This is the man you wish to shun because terrorists murdered our soldiers? The argument that he has not made a statement on Uri hardly holds water since Indian film artistes usually stay silent on political issues, and those who have spoken up – like Aamir – have been harangued for doing so by the same ideological group largely behind the demand for a comment now from Fawad. 

So let us make a deal: feel free to deprive yourself of Fawad or any other Pakistani artist you choose, just make sure you do not bully the rest of us into doing so too.

(This article was first published in The Hindu Businessline’s BLink on October 8, 2016.)

Link to column published in The Hindu Businessline:

Previous instalment of Film Fatale: It’s Not “Regional”, Dammit, It’s “Indian”


  1. I can't see it that way. It does help the Indian soldiers.I have nothing particularly against Paks and this is not in the same vain as Trump's self proclaimed friendship with the Mexicans. But why did the Uri attack happen. And that was not a one-off incident. To hell with the freedom of other people to work with the actors they want because, these are testing times. It's not like Fawad Khan or any others are living under death threats or fatwa. A boycott and possible deportation. It's my opinion that we don't have a real sense of danger because of the geographical and occupational advantage. Of course we get all blood shot and patriotic when we read the inshorts but for how long. It's more a fodder for evening conversations.

    The truce is constantly broken because they feel they can get away. The surgical strike did sent a message but a follow through was in order. Otherwise it won't stay. Probably most people living in Pakistan condemn the Uri attack and in all possiblity Fawad is one among them. But again individuals don't matter. This is a crisis.

    If some political party is trying to take advantage of the situation to showcase their street cred.. well tough luck. Even they don't matter. Nobodies ideologies matter.

    For a lack of better analogy, when MK Gandhi boycotted the western articles, would it have been right for a section to exercise their right to use whatever they want. Of course a lot of them did exactly that and that's why it took longer.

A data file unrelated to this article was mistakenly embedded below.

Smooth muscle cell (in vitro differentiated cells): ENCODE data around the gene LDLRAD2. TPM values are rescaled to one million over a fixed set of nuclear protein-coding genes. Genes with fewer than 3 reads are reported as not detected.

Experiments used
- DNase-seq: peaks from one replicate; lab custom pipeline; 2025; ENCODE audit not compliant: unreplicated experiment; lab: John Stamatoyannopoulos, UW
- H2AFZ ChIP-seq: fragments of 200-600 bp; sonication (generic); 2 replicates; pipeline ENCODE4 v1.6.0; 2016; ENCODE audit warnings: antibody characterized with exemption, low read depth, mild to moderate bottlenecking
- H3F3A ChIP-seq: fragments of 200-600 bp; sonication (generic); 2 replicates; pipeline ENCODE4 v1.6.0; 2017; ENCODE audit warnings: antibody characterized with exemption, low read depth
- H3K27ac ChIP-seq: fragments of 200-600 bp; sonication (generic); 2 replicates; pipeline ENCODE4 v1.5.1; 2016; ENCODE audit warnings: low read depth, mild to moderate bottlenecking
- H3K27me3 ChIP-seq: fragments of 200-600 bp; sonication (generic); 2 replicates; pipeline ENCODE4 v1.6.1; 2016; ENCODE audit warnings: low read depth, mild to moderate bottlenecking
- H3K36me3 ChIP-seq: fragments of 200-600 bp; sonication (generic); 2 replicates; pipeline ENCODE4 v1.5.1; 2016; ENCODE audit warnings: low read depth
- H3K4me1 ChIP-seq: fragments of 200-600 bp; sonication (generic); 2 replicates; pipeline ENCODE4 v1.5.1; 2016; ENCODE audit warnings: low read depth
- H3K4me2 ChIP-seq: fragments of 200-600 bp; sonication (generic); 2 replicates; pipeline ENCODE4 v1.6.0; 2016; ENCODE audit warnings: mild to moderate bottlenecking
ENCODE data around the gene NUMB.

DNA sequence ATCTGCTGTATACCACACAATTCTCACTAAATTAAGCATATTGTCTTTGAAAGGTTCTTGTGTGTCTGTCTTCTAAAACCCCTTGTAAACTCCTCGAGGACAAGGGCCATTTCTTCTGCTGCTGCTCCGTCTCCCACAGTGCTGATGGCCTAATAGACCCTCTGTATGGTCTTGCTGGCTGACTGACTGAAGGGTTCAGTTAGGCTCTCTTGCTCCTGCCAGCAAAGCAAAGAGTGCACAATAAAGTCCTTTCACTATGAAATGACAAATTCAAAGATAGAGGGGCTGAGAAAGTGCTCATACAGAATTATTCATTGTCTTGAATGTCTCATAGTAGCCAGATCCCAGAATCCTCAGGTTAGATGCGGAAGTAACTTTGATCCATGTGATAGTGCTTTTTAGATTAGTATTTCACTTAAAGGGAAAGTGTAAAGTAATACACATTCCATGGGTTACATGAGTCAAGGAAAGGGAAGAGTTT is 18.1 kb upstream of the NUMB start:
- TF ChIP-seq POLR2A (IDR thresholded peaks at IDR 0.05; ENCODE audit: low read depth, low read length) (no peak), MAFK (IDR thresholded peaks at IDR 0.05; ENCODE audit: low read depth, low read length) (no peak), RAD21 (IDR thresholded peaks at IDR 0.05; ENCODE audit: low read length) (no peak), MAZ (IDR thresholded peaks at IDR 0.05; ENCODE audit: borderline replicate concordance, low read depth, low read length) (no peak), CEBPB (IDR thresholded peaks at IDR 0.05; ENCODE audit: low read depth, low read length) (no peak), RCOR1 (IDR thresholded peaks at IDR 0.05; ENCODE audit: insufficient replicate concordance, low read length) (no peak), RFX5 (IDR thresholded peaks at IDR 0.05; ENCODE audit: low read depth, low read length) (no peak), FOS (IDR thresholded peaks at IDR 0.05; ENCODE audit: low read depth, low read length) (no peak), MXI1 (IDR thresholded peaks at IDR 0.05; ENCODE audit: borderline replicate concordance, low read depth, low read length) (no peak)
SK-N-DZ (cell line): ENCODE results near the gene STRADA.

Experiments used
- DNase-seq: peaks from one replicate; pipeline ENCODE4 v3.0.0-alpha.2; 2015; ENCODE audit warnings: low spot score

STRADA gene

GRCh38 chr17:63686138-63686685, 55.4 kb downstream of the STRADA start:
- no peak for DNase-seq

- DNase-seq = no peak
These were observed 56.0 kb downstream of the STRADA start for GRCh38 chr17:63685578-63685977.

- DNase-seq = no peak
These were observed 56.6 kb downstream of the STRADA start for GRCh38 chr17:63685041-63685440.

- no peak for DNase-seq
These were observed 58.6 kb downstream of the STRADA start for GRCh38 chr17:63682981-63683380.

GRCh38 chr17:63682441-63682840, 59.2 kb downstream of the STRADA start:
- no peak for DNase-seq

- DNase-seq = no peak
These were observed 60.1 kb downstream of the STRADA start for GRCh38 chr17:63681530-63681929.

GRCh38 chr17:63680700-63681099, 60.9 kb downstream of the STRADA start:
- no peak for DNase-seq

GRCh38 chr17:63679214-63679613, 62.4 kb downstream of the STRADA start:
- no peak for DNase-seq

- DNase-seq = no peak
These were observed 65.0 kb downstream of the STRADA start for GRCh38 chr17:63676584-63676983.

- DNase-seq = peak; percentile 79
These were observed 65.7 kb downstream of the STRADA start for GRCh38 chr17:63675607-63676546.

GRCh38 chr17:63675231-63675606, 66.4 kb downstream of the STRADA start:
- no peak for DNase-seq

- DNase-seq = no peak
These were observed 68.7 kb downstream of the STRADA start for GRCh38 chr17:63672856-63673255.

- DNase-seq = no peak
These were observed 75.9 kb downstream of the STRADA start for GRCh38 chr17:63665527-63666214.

The attacks on our force is not a trivial matter. I know nobody said it is, but when we bring individual freedoms to the equations, we are doing exactly that.

    The boycott would let them (not the country. just the terror elements) know that the relationship will change if they don't make sure cross border fires are prevented. They have been taking it too lightly for too long.

    1. But as we have seen from the blasts and school attacks in pakistan, the terrorists do not care if we hurt Pakistani artists or for that matter, even civilians. As long as there is distance and hatred amongst different countries, the terrorists win. So aren't we just letting them win by creating more distance between the two countries?

      If you want the terrorists to loose, cut off the funding the criminals in pakistan get through us when we buy pirated dvds we buy that are exported illegally from Pakistan (like those dvds branded with a sadaf logo.) If you want to help India, buy songs instead of downloading them illegally through an illegal popular websibe with .pk domain. The same people who are calling for artist bans have no problem funding the criminals in pakistan by buying their illegal things.

      This kind of selective banning makes no sense. People think they are supporting our PM by doing all this but they have no issues ignoring his swacch bharat abhiyan and littering around and literally painting the town red with gutka stains.

      I appreciate that you kept the comment civil. It's becoming a rarity these days. But if we feel pround when our very own Irrfan and Priyanka achieve success in hollywood, even we need to open our doors for international artist. That's just my opinion and of course, I would never impose it upon anyone.

  2. Why left is not thinking that ...people of Pakistan know that their government/ army supporting terrorist they are harming India they are not speaking up... Pakistani people see Let, Jem lakhvi hafiz masood are roming and harming India ...Pakistani media did one story to expose links between army anr terrorist (cyril Almeda)...and they put journalist name people speak out for one Injustice on favad khan there are thousands Injustice are there person killed and army javan become shahid... I request u left minded people ..we handle Pakistan your way till date.. please let us try our way and during this way we may look similar to what Pakistan doing to us but believe us we are doing good for all Indians